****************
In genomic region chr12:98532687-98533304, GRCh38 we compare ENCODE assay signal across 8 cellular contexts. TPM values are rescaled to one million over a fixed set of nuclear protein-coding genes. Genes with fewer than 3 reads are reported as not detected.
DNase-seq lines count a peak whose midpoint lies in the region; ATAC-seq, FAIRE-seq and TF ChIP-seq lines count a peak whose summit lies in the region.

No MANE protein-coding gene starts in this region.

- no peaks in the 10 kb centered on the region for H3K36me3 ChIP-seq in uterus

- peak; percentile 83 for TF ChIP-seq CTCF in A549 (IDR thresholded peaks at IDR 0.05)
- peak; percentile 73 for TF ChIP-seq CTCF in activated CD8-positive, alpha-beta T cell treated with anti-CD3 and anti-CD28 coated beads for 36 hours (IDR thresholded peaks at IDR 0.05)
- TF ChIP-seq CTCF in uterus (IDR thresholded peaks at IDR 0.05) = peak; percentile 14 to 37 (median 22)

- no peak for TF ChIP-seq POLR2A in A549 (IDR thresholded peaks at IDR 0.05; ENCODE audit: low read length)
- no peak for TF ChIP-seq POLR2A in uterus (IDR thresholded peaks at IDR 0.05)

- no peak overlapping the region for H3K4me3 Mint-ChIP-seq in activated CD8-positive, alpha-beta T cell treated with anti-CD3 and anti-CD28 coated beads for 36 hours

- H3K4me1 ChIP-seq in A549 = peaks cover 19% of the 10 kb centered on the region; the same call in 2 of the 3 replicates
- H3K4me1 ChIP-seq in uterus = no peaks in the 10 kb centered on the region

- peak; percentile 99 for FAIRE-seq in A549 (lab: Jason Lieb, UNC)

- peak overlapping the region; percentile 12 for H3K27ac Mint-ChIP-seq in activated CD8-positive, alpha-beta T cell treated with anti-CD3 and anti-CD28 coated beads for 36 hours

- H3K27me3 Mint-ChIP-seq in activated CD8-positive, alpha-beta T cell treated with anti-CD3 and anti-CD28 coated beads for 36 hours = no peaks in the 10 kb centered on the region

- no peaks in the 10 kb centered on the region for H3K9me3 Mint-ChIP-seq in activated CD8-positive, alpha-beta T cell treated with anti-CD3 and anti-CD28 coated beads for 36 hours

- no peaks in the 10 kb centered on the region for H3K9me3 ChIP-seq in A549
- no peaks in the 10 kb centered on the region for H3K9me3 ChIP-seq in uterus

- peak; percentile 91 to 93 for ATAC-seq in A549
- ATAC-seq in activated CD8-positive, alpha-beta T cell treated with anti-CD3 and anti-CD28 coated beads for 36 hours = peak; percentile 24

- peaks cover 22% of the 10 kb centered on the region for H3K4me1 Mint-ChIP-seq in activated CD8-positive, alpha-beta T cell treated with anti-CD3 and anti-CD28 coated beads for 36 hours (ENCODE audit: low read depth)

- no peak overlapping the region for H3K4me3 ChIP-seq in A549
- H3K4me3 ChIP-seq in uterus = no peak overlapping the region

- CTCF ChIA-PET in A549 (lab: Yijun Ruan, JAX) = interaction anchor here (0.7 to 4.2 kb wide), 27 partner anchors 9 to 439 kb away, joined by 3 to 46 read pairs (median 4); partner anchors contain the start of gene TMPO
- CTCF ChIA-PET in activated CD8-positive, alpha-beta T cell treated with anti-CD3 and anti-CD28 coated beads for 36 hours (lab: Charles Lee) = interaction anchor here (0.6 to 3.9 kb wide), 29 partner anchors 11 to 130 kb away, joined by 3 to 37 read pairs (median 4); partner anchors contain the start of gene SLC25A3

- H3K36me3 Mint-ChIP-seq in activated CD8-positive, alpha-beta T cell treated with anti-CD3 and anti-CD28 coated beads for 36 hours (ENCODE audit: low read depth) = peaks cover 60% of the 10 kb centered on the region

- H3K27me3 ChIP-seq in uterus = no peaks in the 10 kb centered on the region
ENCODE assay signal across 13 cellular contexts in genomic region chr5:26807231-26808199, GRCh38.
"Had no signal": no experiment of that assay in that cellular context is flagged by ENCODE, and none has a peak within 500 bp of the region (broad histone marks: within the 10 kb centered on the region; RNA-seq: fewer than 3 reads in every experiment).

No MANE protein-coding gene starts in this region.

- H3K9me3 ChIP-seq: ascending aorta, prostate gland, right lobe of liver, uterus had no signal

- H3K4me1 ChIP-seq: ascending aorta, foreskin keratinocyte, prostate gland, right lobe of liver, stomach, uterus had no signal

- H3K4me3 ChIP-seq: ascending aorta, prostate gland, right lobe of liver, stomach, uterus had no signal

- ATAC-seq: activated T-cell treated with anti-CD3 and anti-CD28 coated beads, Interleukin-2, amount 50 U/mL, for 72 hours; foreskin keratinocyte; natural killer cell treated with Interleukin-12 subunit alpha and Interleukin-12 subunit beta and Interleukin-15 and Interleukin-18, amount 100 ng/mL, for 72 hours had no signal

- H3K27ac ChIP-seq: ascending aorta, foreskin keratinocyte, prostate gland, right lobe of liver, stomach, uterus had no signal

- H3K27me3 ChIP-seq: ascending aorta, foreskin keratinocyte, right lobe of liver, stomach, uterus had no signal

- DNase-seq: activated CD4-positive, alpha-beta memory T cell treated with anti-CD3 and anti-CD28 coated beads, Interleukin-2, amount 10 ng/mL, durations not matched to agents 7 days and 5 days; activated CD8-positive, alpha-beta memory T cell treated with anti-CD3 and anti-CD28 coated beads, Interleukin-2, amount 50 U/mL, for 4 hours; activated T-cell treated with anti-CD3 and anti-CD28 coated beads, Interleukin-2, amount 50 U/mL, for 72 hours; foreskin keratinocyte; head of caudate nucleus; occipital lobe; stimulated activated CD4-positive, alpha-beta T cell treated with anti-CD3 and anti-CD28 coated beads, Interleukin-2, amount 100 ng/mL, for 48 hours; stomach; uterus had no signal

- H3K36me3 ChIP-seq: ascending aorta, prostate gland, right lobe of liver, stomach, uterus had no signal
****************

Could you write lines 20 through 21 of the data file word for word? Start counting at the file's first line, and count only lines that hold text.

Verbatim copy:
- ATAC-seq in activated CD8-positive, alpha-beta T cell treated with anti-CD3 and anti-CD28 coated beads for 36 hours = peak; percentile 24

- peaks cover 22% of the 10 kb centered on the region for H3K4me1 Mint-ChIP-seq in activated CD8-positive, alpha-beta T cell treated with anti-CD3 and anti-CD28 coated beads for 36 hours (ENCODE audit: low read depth)